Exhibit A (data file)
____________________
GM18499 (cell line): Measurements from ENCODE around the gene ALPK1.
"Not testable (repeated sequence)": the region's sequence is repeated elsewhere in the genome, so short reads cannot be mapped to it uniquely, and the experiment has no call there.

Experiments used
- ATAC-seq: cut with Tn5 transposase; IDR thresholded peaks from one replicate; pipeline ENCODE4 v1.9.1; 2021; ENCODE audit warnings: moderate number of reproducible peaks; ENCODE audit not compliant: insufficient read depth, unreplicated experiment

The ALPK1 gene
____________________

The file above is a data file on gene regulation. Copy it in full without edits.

GM18499 (cell line): Measurements from ENCODE around the gene ALPK1.
"Not testable (repeated sequence)": the region's sequence is repeated elsewhere in the genome, so short reads cannot be mapped to it uniquely, and the experiment has no call there.

Experiments used
- ATAC-seq: cut with Tn5 transposase; IDR thresholded peaks from one replicate; pipeline ENCODE4 v1.9.1; 2021; ENCODE audit warnings: moderate number of reproducible peaks; ENCODE audit not compliant: insufficient read depth, unreplicated experiment

The ALPK1 gene